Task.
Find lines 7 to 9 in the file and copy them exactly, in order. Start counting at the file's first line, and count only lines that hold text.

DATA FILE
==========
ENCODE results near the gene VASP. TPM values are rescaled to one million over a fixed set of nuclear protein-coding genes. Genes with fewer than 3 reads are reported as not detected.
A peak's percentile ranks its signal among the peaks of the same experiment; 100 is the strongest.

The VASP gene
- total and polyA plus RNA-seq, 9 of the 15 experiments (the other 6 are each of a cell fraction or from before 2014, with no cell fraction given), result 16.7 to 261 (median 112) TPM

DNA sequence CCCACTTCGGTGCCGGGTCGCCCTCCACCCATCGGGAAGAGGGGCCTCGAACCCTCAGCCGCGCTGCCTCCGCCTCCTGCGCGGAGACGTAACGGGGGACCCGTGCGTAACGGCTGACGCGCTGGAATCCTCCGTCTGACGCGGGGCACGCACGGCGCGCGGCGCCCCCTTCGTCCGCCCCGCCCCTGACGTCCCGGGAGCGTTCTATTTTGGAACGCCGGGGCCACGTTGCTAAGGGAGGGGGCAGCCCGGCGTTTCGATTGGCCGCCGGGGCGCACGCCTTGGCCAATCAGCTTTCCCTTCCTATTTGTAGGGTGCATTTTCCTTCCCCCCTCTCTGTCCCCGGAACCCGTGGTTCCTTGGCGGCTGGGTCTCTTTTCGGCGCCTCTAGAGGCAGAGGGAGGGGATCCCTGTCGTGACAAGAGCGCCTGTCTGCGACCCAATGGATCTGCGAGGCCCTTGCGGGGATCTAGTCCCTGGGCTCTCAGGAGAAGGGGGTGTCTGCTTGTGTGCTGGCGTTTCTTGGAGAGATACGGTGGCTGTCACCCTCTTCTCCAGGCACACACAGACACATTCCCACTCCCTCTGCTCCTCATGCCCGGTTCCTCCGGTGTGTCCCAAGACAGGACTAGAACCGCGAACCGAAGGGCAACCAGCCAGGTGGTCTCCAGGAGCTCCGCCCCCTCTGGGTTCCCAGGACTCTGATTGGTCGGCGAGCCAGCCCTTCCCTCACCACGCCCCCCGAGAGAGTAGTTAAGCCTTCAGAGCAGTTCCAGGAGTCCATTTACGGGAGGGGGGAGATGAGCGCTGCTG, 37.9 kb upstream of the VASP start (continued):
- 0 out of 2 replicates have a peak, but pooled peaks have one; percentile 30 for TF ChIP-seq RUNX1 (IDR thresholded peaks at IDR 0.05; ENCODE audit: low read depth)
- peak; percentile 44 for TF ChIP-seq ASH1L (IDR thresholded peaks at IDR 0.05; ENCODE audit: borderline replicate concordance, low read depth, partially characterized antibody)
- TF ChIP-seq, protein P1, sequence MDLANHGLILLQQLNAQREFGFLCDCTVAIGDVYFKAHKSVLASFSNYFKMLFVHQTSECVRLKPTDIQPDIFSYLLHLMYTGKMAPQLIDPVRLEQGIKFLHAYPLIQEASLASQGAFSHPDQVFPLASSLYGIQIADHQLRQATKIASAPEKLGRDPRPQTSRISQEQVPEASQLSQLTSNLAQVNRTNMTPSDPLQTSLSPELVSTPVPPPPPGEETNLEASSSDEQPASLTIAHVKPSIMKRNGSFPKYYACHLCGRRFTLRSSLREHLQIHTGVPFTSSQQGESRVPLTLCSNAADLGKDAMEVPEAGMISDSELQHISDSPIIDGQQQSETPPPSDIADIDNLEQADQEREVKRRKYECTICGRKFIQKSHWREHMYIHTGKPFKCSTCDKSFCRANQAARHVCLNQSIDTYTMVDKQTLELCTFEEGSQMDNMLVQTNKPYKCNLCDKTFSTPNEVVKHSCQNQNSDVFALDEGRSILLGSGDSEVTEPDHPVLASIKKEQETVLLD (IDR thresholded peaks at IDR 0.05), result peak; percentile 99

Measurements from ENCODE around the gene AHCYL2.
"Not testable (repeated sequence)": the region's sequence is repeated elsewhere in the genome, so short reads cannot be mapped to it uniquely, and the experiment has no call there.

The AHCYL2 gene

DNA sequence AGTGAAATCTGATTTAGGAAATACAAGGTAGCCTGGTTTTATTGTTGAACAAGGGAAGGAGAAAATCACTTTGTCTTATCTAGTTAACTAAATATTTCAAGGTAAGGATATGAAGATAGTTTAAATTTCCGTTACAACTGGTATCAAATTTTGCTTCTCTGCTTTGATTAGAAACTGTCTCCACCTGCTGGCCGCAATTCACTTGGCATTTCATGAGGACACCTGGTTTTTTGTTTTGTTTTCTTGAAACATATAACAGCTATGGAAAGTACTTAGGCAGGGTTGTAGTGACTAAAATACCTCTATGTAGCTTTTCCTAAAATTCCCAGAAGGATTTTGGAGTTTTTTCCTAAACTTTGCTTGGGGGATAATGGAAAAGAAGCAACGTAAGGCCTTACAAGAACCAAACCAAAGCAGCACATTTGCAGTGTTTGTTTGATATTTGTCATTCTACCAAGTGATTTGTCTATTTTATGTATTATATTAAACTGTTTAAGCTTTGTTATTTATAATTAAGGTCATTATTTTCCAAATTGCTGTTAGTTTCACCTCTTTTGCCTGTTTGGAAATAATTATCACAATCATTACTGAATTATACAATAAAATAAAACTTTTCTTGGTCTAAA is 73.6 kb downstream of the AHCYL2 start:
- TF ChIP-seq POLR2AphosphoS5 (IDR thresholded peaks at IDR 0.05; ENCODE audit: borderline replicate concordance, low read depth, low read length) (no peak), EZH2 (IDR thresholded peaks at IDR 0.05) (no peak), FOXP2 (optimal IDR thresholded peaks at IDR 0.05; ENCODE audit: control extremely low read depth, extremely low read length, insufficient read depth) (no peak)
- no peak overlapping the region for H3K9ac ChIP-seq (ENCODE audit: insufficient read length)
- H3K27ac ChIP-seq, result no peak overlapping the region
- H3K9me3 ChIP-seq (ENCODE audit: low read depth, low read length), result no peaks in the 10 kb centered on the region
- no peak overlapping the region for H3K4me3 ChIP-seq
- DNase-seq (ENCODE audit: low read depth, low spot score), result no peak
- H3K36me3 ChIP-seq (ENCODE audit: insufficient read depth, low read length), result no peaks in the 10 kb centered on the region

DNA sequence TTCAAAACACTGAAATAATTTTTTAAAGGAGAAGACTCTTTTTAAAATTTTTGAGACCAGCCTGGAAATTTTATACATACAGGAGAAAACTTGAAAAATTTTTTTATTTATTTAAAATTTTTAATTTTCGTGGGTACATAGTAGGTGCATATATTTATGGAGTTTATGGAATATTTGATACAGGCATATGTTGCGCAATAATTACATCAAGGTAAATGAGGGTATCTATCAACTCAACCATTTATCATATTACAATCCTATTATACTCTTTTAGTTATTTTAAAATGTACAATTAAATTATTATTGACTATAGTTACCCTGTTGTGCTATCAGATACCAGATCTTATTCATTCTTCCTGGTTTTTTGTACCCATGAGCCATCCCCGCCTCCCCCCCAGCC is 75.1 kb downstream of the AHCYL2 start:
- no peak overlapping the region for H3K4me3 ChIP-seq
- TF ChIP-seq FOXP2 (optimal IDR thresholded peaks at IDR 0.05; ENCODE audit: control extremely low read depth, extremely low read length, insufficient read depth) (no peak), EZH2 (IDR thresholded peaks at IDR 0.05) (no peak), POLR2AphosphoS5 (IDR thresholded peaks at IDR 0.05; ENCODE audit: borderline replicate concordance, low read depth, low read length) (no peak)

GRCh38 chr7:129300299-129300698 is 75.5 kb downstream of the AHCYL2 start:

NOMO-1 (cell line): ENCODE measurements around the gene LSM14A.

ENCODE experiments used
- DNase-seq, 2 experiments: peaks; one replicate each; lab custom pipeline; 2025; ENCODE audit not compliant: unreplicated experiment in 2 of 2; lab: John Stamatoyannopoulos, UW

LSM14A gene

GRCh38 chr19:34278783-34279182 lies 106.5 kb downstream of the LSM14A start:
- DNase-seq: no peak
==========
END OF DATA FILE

- peak; percentile 44 for TF ChIP-seq ASH1L (IDR thresholded peaks at IDR 0.05; ENCODE audit: borderline replicate concordance, low read depth, partially characterized antibody)
- TF ChIP-seq, protein P1, sequence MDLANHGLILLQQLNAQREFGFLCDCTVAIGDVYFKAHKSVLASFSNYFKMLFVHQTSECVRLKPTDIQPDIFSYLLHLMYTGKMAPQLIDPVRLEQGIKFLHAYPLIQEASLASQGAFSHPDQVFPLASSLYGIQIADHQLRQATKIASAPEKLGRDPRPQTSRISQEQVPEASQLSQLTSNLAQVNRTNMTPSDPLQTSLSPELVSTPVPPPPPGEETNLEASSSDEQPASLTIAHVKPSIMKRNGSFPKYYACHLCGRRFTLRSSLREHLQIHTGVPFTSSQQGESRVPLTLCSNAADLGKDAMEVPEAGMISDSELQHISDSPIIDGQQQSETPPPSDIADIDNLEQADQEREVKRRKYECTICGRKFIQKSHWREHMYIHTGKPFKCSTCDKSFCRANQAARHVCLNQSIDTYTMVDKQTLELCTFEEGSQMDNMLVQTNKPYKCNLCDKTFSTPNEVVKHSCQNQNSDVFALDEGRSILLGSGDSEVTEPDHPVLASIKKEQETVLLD (IDR thresholded peaks at IDR 0.05), result peak; percentile 99

Measurements from ENCODE around the gene AHCYL2.